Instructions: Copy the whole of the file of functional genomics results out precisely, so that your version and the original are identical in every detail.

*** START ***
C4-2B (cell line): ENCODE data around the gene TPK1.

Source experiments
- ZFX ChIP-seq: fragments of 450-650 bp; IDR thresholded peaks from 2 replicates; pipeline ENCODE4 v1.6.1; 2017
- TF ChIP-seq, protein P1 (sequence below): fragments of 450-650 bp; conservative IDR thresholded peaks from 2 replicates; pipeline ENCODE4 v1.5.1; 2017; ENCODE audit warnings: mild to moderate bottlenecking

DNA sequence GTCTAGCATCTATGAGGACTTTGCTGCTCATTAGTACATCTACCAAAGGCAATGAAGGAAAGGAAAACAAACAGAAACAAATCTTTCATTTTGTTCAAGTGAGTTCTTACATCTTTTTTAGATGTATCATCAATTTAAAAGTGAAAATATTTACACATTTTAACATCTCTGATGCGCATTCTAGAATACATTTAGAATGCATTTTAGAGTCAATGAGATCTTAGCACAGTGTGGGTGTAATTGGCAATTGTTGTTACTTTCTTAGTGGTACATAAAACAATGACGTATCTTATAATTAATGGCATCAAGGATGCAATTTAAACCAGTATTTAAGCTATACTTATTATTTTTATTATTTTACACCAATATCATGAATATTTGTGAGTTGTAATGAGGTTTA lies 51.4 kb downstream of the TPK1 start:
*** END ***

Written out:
C4-2B (cell line): ENCODE data around the gene TPK1.

Source experiments
- ZFX ChIP-seq: fragments of 450-650 bp; IDR thresholded peaks from 2 replicates; pipeline ENCODE4 v1.6.1; 2017
- TF ChIP-seq, protein P1 (sequence below): fragments of 450-650 bp; conservative IDR thresholded peaks from 2 replicates; pipeline ENCODE4 v1.5.1; 2017; ENCODE audit warnings: mild to moderate bottlenecking

DNA sequence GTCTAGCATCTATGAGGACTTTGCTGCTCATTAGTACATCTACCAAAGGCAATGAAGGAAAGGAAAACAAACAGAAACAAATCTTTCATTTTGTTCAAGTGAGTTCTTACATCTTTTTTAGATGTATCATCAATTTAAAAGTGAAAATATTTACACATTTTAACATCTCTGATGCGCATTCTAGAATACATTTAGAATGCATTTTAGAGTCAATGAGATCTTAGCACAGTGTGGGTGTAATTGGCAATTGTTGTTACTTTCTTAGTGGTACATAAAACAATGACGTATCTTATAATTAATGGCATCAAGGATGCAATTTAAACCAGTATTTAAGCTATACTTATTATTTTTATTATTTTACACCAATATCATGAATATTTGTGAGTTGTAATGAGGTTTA lies 51.4 kb downstream of the TPK1 start: